And that means all of us – from institutions to individuals. For its part, the media has to end decades of complacency and start reporting furiously
Caitlin Moran is the feminist Clifton suspension bridge. Magnificent and sturdy in her wit and intellect, she spans the perilous chasm that has opened up between younger and older feminists. In the Tortoise newsroom last week, she led us down safe, well-lit routes through the ever-evolving feminist conversation. We could keep our eyes trained clearly on the real issues, secure in the knowledge that, for once, the true enemy was not in the room.
Because so often, he is right there. He is on the streets of Ipswich and in online incel forums. He is in the parks of south London. Just 24 hours after that lovely ThinkIn, he was a few hundred metres away, on Regent Street, with a hammer.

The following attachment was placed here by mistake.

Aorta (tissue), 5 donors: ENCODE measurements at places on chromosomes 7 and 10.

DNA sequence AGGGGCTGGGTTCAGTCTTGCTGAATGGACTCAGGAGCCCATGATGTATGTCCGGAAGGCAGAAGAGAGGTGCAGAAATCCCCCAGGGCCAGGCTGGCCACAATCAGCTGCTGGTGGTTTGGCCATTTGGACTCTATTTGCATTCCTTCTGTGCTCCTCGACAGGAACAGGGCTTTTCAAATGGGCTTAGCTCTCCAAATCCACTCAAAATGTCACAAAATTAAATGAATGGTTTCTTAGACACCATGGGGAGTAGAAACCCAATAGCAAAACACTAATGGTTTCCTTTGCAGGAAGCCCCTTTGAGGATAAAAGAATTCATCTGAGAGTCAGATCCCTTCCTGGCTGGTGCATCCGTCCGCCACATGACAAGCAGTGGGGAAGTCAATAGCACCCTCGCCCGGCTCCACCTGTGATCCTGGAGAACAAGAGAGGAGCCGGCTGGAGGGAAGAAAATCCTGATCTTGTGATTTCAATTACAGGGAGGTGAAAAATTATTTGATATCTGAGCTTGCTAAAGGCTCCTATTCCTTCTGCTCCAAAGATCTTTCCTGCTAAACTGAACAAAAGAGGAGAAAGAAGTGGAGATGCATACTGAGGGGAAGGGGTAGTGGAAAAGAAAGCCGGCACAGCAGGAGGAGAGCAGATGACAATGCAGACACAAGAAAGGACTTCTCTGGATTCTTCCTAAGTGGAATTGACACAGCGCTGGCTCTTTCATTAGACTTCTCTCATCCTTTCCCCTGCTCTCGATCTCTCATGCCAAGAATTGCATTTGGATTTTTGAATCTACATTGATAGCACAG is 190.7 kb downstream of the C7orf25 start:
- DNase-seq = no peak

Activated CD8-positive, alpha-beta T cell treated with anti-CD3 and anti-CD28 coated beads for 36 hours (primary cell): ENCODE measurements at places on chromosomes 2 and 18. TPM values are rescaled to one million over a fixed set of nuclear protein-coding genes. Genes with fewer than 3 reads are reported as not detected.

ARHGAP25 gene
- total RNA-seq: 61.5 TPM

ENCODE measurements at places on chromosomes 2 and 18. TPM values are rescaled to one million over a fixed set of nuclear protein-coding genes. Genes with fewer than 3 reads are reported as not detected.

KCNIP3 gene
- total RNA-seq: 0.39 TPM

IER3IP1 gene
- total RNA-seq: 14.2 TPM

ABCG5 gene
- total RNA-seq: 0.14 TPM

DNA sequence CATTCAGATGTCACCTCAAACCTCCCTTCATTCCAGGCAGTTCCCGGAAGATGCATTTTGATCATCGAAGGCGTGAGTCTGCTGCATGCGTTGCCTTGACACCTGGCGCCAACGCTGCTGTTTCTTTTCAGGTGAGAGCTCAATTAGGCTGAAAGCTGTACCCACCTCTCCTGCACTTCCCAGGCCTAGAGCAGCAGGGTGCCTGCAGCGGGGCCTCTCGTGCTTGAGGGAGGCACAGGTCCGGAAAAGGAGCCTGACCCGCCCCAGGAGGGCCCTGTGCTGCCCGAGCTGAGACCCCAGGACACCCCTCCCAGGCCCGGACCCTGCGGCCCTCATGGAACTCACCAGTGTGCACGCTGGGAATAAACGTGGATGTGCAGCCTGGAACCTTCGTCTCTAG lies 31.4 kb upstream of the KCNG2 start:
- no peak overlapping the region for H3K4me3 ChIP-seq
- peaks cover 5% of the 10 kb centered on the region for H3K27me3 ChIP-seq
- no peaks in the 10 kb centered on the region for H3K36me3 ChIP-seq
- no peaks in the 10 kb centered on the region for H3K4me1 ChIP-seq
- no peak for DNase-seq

We know that he thunders behind the doors of rundown flats in undeveloped parts of Manor House and Chapeltown and Moss Side. Of course he does. He is raised in a society that laughs off little boys’ aggression as boisterousness, that mislabels men’s anger as passion, and mistakes their professional cruelty for steely determination. Maybe he is rejected by his father, excluded from school, and paid too little if he is paid at all. Surely he is the product of social deprivation and porn proliferation. He has succumbed to a sad, 21st-century sleeping sickness called “toxic masculinity”, which numbs his emotions and stunts his empathy. Poor man.
Always too late, these are the enemies that we, the media, recognise. The bad apples, the extreme cases. With intellectual dexterity and sincere regret, we analyse how this could have happened. What made him do it?
We are less able to explain away the ones who are not like that. The smartly dressed man who undid his trousers before pushing me against the door of a crowded commuter train, his arm over my neck. The hipster dude in my dear friend’s kitchen, pulling her to the ground by her hair. My neighbour’s Tinder date, my ex-flatmate’s zoologist boyfriend, my former colleague’s husband.